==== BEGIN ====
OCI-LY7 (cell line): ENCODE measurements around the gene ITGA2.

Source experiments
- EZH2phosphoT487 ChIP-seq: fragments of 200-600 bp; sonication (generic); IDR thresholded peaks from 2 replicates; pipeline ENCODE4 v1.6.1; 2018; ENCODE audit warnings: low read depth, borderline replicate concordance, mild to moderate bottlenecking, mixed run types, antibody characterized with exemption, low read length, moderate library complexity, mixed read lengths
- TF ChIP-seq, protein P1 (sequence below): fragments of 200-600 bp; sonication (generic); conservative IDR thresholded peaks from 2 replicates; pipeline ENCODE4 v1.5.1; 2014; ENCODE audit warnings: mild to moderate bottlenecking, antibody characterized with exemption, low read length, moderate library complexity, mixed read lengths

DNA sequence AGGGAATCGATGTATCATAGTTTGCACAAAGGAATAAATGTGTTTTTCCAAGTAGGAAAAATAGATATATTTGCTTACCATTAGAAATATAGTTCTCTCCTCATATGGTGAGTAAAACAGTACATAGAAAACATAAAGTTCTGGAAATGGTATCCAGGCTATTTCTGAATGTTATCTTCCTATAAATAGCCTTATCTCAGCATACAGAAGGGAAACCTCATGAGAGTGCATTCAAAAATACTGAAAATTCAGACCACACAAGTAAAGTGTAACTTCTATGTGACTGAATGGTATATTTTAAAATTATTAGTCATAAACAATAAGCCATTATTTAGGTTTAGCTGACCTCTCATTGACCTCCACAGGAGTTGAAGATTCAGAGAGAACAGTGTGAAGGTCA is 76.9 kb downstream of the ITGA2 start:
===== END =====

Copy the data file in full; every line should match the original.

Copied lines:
OCI-LY7 (cell line): ENCODE measurements around the gene ITGA2.

Source experiments
- EZH2phosphoT487 ChIP-seq: fragments of 200-600 bp; sonication (generic); IDR thresholded peaks from 2 replicates; pipeline ENCODE4 v1.6.1; 2018; ENCODE audit warnings: low read depth, borderline replicate concordance, mild to moderate bottlenecking, mixed run types, antibody characterized with exemption, low read length, moderate library complexity, mixed read lengths
- TF ChIP-seq, protein P1 (sequence below): fragments of 200-600 bp; sonication (generic); conservative IDR thresholded peaks from 2 replicates; pipeline ENCODE4 v1.5.1; 2014; ENCODE audit warnings: mild to moderate bottlenecking, antibody characterized with exemption, low read length, moderate library complexity, mixed read lengths

DNA sequence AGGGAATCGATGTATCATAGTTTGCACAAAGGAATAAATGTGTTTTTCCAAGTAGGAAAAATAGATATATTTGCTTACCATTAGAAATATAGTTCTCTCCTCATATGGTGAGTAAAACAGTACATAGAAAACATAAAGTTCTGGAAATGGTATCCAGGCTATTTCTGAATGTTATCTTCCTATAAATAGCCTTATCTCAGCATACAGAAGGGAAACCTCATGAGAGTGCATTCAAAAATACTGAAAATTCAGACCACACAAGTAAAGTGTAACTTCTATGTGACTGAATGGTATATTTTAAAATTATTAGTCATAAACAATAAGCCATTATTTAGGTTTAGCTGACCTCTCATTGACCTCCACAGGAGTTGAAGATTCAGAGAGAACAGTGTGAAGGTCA is 76.9 kb downstream of the ITGA2 start: